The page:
Apple’s recent struggles with the FBI over the San Bernardino terrorist’s iPhone aren't going away anytime soon. And if you haven't been following the drama, it's really time to get clued in, because it could have unending ramifications on the way we use the Internet. In short, the government wants Apple to create a back door to unlock the iPhone of Syed Rizwan Farook (which was, in fact, a work phone) so the agency can get a clearer picture of the shooters' motives and any possible information on more planned attacks.
Those who side with the FBI claim that Apple should be more than willing to go along with the government, since there could be important information on the phone that could help the agency with its investigation.
Opponents of the FBI feel that the government demanding this from Apple sets a scary precedent — how long until the government has direct access to all of our devices? And just how much power over our privacy are we willing to give the government in the name of security?
We’ve heard from Tim Cook, attorneys and plenty of presidential candidates on the matter, but most recently, Steve Wozniak, co-founder of Apple and one of the founders of the EFF, appeared on Conan to give his take. As you would expect, The Woz obviously sides with the civil liberties and freedom to privacy of the user, and points out that Apple creating a back door for the government could open a can of worms that could potentially destroy the tech industry as we know it.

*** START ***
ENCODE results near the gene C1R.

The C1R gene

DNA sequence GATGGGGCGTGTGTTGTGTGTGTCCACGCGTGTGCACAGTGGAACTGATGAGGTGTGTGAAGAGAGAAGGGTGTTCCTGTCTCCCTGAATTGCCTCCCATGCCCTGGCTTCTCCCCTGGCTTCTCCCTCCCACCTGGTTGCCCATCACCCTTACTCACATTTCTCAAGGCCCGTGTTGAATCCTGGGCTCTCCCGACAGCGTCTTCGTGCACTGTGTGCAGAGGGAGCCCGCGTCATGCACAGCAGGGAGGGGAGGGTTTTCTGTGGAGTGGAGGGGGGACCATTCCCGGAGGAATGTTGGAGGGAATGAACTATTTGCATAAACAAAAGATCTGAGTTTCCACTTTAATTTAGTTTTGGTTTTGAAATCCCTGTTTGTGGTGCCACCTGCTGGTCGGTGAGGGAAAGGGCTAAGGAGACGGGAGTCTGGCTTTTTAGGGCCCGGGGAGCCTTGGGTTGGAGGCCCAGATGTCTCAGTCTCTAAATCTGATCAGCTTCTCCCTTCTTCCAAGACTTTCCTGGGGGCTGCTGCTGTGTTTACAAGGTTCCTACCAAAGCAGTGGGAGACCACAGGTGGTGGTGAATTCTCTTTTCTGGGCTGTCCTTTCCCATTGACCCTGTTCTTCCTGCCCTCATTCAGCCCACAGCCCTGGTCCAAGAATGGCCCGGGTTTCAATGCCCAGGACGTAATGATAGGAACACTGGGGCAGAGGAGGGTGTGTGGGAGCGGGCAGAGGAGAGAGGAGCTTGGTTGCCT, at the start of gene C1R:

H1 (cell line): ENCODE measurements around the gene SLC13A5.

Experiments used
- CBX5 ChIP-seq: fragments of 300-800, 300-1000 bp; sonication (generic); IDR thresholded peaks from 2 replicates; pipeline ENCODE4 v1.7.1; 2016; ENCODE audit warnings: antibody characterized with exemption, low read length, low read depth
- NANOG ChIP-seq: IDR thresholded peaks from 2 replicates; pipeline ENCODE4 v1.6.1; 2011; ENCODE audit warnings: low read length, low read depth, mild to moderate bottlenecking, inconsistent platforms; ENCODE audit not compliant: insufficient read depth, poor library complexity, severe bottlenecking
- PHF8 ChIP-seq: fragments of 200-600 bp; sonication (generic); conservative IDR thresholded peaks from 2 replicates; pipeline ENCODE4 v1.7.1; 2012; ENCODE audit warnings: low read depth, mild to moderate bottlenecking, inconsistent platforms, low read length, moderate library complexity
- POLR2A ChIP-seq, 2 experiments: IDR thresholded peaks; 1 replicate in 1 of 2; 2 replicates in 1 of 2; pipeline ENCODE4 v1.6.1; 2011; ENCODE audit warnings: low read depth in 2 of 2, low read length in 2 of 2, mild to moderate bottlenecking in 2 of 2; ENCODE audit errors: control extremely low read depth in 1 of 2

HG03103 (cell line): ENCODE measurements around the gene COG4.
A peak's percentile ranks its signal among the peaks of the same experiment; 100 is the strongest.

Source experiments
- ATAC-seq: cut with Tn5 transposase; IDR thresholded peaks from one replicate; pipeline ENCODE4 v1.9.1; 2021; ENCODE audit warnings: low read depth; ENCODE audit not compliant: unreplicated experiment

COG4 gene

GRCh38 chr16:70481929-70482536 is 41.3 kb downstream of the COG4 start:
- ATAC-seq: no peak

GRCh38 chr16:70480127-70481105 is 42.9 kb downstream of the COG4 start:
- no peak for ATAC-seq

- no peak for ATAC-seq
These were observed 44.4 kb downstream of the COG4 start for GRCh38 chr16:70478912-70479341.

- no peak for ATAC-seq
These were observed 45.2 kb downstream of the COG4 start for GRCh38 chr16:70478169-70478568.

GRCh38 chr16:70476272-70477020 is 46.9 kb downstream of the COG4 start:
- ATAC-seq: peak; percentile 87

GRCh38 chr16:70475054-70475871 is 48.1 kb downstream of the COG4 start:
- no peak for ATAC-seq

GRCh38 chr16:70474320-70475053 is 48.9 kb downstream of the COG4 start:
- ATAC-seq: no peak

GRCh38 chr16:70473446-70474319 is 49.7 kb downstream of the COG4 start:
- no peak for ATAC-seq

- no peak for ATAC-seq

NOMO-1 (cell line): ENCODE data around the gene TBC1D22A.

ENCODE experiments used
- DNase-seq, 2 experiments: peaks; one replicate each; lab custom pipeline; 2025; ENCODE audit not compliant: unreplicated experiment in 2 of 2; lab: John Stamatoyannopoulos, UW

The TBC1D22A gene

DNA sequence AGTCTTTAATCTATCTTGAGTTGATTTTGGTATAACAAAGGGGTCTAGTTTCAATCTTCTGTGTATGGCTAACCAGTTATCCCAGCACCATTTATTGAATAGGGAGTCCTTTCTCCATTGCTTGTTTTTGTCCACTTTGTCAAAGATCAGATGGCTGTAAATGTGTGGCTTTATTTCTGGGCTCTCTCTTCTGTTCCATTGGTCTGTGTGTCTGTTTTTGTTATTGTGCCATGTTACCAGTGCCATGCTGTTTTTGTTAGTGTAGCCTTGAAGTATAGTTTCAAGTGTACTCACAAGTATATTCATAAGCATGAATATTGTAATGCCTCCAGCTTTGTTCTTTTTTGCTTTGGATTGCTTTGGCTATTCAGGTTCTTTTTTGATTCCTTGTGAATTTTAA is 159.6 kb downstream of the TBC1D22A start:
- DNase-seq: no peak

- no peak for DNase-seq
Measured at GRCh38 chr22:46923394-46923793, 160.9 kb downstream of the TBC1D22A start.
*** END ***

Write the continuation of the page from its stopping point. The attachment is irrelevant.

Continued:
To illustrate just how dangerous one program can be — no matter how secure the government thinks it is — Wozniak shared an anecdote with Conan about the a handful of times when he wrote a virus that could destroy entire computer systems in an instant. Knowing the potential destructive nature of such code, he told Conan he would always destroy it after writing it, because in the wrong hands you would be looking at a digital epidemic.
And that’s just his point. Sure, the U.S. government might come along with the best of intentions, but what about the other countries Apple works with? What about the hackers who get their hands on Apple’s government-sponsored “back door” program?
You can see Wozniak's thoughts in the video below: